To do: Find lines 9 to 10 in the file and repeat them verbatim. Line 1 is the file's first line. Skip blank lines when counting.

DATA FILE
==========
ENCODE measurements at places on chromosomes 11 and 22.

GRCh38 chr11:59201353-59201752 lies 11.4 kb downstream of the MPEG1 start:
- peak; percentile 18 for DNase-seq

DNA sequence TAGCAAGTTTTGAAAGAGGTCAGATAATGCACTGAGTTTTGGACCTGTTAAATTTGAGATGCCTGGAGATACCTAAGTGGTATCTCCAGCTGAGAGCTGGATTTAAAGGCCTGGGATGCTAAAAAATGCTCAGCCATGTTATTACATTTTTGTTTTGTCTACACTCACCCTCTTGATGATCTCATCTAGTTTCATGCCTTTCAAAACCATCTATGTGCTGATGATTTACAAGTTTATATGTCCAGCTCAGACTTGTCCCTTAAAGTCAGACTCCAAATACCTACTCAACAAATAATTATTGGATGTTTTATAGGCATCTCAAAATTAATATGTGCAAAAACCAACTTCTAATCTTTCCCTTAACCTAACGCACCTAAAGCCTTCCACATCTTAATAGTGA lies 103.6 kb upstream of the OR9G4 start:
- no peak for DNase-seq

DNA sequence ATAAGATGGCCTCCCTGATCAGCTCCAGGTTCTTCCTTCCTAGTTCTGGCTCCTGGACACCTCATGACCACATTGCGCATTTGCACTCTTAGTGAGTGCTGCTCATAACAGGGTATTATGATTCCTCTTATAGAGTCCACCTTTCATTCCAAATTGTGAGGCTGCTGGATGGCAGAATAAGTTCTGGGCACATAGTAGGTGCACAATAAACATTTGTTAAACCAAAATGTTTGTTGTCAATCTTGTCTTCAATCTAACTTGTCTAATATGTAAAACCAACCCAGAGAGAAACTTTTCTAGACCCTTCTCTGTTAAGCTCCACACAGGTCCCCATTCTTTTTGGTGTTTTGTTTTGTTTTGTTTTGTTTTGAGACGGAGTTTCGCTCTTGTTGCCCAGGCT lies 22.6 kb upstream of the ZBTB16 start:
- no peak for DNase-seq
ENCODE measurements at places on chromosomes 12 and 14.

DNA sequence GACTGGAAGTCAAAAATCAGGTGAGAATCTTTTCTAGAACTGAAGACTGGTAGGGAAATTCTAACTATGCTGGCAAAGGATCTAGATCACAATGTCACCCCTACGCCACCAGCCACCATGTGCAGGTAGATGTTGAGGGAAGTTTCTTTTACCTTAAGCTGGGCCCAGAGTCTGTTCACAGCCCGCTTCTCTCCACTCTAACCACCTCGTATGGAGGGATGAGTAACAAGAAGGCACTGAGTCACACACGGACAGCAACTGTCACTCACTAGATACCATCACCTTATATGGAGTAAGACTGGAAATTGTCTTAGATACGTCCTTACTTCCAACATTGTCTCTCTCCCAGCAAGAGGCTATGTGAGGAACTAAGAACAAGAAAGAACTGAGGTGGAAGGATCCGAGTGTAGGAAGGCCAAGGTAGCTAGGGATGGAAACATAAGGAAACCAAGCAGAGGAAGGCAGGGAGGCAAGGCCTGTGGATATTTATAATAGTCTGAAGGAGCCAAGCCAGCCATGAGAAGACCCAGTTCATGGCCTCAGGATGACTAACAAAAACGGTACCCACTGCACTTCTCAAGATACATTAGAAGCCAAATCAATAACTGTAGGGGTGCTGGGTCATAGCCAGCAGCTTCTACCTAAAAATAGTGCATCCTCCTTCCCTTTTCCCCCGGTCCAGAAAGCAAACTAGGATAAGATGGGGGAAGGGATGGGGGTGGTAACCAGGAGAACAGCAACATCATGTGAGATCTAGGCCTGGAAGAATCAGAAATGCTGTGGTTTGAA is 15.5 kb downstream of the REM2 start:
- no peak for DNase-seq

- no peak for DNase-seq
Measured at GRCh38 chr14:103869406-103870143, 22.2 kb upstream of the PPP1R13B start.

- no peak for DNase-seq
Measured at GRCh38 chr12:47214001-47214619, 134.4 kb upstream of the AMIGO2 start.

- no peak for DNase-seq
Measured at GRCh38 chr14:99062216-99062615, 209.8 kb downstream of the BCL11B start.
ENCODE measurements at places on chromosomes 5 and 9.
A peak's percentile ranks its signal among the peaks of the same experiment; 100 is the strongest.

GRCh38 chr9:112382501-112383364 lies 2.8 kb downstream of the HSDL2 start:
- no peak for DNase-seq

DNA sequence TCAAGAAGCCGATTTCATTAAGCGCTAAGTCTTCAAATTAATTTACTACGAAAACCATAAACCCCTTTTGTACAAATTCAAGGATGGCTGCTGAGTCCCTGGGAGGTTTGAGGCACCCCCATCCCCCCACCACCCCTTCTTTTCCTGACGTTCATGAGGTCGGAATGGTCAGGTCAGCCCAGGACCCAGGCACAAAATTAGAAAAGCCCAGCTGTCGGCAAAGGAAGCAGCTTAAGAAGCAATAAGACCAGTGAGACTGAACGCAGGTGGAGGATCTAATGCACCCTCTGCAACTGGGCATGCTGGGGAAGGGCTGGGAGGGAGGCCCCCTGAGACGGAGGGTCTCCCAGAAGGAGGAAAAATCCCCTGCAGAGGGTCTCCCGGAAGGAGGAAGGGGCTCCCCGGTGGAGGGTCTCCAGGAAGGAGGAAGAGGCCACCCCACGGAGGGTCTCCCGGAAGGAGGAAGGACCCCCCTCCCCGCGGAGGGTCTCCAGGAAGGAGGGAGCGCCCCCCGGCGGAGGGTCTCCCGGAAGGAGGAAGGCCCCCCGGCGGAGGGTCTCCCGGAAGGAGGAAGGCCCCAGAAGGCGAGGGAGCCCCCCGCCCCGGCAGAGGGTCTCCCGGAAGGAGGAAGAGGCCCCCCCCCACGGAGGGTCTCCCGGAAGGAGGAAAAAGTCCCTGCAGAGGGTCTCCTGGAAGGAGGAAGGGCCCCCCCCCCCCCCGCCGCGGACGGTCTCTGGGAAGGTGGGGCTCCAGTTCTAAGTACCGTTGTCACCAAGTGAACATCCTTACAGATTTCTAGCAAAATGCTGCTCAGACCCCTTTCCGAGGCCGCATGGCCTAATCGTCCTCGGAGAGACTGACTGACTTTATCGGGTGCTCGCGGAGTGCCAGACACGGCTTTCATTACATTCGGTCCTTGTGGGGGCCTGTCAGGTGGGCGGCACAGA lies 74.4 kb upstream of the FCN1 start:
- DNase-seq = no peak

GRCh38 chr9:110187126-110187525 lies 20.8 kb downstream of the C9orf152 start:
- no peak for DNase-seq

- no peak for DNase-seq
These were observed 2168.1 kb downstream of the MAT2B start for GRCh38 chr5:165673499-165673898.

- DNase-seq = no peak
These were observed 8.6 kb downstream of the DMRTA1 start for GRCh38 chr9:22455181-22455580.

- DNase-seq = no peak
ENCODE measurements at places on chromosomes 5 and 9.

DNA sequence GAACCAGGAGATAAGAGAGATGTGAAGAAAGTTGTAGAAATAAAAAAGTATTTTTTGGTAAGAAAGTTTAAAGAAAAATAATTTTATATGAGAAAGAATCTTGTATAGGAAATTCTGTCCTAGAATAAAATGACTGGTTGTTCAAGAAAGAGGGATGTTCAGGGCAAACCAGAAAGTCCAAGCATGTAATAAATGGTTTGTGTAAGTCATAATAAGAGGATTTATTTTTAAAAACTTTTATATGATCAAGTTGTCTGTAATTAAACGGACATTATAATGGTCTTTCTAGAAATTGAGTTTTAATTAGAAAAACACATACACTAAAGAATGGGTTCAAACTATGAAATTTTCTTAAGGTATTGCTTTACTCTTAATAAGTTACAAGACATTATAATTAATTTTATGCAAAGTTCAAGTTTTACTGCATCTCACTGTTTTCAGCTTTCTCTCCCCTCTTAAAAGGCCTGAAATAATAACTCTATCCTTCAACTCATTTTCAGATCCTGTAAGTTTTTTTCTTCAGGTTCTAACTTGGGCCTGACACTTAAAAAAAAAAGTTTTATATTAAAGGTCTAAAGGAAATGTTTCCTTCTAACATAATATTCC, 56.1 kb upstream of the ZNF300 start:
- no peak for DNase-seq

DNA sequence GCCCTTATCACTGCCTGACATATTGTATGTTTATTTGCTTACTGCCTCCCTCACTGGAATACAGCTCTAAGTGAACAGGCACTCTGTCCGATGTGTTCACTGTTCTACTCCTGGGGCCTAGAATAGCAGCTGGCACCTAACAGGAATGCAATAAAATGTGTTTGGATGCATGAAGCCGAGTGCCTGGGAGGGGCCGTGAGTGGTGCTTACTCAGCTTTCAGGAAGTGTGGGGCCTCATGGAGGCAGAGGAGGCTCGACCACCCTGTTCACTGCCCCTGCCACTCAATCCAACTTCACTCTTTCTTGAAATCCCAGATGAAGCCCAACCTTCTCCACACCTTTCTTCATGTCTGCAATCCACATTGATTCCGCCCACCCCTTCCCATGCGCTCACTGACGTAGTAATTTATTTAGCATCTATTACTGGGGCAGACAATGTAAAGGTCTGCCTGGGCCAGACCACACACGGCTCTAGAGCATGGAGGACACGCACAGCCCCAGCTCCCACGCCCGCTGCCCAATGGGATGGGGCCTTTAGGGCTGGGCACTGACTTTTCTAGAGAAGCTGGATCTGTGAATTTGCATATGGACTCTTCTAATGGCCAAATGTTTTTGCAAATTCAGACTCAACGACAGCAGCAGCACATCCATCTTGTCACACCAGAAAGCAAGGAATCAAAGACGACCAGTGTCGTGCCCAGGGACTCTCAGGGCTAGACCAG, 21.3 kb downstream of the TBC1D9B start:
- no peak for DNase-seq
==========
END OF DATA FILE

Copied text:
DNA sequence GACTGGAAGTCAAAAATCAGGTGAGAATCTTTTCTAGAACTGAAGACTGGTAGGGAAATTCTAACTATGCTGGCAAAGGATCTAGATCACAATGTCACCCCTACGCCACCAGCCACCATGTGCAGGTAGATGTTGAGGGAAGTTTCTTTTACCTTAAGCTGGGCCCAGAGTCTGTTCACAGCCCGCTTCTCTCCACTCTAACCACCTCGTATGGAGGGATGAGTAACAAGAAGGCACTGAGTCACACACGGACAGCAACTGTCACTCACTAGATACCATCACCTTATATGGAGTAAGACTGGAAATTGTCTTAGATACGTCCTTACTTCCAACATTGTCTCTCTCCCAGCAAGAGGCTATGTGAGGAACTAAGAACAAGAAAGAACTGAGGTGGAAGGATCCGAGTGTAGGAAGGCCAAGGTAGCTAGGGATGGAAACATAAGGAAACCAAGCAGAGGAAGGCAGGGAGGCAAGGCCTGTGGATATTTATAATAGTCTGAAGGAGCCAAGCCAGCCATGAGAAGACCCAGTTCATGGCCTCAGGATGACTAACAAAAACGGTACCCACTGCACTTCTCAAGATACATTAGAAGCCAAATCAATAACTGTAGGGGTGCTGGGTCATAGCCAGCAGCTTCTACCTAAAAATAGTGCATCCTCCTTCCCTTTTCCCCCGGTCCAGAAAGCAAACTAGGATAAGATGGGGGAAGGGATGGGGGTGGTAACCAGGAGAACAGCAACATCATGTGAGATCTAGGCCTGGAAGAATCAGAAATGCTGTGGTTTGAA is 15.5 kb downstream of the REM2 start:
- no peak for DNase-seq